What 12 studies told us about family life in 2019

From Alzheimer’s research to sleep studies, from helping kids lead healthy lives to keeping marriage strong, we learned a lot in 2019.  Sociologists and health researchers are just some of the experts who published dozens of studies in 2019 that impact family life and how we trip up or thrive. Our family beat team looked at lots of them this year, from weight gain to Alzheimer’s screening and how religion impacts a couple’s intimacy. Here are 12 things these studies told us.

Mental health: which is better – team sports or solo exercise?

Exercise is not only good for your physical health, it’s good for your mental health, too. Indeed, many people even take up exercise as a way of boosting their mental well-being. But is all exercise equally beneficial – and does it matter whether you do it alone or in a group? One notable study examined how the setting people exercised in related to mental health. The study looked at students aged between 16 and 24 years old, comparing those who took part in team sports, informal fitness groups (such as yoga classes or running groups), and those who exercised alone at least once a week. They followed up six months later to measure their mental health. The study found that the students who did group physical activity (either in team sports or informal fitness groups) had better mental health than those who exercised alone. Students exercising in groups were also more physically active, doing nearly twice as much activity as those who exercised alone. They also reported feeling more connected to people around them.

The Opposite of Empathy

In 1949, Dymond declared empathy to be a neglected field of study in psychology. Thirty years later the African-American psychologist Kenneth B. Clark again lamented the lack of in-depth studies of empathy [7]. Empathy is a popular topic of research today, but its cultivation is still neglected. Despite a number of recent initiatives, most schools and universities lack dedicated programs to foster empathy. We have been keen to train our intelligence and individualism in western societies but have not similarly educated our empathy or altruism, as biologist and Buddhist monk Mathieu Ricard has noted [8]. Now, at the dawn of a new decade, it is time for our social education to promote sensitivity to others’ experiences.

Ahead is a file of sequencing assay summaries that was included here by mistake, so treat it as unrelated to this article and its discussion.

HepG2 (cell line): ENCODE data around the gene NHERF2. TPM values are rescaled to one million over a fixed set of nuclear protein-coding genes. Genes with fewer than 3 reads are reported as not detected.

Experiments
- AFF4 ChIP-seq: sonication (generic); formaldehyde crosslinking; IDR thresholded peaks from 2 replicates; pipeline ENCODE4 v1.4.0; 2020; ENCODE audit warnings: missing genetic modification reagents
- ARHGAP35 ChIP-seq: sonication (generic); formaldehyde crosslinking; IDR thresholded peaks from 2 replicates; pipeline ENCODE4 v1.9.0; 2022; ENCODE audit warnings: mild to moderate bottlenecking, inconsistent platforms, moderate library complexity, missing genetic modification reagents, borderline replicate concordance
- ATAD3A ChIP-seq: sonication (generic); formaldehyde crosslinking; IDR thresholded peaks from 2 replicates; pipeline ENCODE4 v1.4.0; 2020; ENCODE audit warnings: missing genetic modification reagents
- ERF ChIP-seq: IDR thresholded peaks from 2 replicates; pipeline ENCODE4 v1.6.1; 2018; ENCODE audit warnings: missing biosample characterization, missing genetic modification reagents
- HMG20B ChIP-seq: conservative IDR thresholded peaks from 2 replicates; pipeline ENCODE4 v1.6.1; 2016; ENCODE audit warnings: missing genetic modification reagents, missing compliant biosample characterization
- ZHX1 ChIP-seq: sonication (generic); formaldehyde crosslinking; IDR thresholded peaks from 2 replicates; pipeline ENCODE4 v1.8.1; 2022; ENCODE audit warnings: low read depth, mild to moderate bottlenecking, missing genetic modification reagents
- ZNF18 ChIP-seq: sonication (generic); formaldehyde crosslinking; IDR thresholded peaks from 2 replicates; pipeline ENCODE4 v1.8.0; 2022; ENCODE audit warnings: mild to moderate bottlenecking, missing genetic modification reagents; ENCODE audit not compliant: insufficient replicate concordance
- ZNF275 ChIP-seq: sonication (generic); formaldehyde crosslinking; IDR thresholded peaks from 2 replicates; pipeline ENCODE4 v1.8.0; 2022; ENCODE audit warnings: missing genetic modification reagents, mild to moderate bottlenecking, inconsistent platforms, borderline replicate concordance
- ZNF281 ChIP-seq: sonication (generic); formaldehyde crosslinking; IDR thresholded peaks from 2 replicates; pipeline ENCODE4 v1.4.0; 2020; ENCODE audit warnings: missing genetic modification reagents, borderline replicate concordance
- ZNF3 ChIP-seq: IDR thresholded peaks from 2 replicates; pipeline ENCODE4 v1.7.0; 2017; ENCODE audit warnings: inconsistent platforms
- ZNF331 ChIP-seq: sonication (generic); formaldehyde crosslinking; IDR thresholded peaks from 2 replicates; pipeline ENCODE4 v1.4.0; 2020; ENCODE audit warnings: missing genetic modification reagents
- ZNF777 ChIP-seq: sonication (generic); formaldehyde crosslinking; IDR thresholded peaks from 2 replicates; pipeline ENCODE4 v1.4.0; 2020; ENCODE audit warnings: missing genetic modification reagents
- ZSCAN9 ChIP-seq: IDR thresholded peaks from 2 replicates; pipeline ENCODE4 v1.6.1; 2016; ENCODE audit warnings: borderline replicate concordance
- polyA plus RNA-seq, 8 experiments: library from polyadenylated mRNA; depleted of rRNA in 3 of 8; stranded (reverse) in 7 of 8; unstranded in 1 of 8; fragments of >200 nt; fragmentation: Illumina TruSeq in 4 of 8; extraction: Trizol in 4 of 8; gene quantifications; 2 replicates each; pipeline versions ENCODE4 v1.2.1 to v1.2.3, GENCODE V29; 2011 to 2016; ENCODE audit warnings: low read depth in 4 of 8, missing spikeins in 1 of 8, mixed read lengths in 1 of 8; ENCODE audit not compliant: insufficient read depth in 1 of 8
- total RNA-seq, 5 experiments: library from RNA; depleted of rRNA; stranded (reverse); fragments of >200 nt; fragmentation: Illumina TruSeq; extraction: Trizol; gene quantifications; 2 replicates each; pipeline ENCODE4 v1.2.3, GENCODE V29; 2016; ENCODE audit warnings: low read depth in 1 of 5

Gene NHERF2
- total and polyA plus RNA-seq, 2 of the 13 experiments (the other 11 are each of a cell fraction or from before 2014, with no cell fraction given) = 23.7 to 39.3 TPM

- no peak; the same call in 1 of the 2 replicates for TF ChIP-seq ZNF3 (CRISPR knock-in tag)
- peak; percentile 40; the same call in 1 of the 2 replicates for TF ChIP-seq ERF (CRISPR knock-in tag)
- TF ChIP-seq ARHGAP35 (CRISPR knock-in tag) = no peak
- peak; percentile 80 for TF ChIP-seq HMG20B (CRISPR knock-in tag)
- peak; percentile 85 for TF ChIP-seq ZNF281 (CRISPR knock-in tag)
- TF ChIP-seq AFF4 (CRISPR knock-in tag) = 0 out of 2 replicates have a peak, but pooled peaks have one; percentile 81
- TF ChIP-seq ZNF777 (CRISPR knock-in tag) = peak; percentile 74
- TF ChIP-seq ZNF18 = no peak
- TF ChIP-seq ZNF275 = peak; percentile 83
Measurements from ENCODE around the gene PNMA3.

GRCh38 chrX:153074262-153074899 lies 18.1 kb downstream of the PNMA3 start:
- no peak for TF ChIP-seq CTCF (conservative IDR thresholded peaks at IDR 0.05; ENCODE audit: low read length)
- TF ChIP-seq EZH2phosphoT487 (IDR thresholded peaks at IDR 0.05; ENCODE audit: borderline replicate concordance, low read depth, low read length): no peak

The Decade of the Microbiome

Microbiome. Today, it’s a household word. But a decade ago, “microbiome” was unheard of, unless you were a specific type of scientist. The microbiome is the collection of microbes in an ecosystem, whether in the human gut or a boreal forest. These community of microbes were incredibly difficult to study before the rise of sequencing technology, which became cheaper at a pace faster than Moore’s law throughout the 2010s. The availability of this technique cascaded into a boom in products and academic research centered around the microbiome. […] With the rise of microbiome research centers across the country, two biologists at the University of California, Irvine (UCI) decided to create and lead the Microbiome Centers Consortium. Research across multiple fields using techniques and methods related to microbiome science is rapidly changing. The UCI biologists thought that a consortium to share innovations, challenges, and solutions could improve the quality and quantity of academic microbiome research.

Volunteering and other altruistic acts can ease physical pain, study suggests

Doing good deeds has been proven to have myriad health benefits, such as boosting mood and easing anxiety, and a new series of studies suggests that performing altruistic acts could also help alleviate physical pain. “Whereas most of the previous theories and research have emphasized the long-term and indirect benefits for altruistic individuals, the present research demonstrated that participants under conditions of pain benefited from altruistic acts instantly,” the study authors wrote.


Guilt, Shame and Anxiety: Understanding and Overcoming Negative Emotions

Dr. Breggin’s new book will show you how to identify, to reject and to triumph over your self-defeating, painful emotions and to transcend them with more positive feelings and better approaches to life. Imagine your life when you leave guilt, shame, anxiety, chronic anger or emotional numbness behind and exercise your emotional freedom! 


News 2019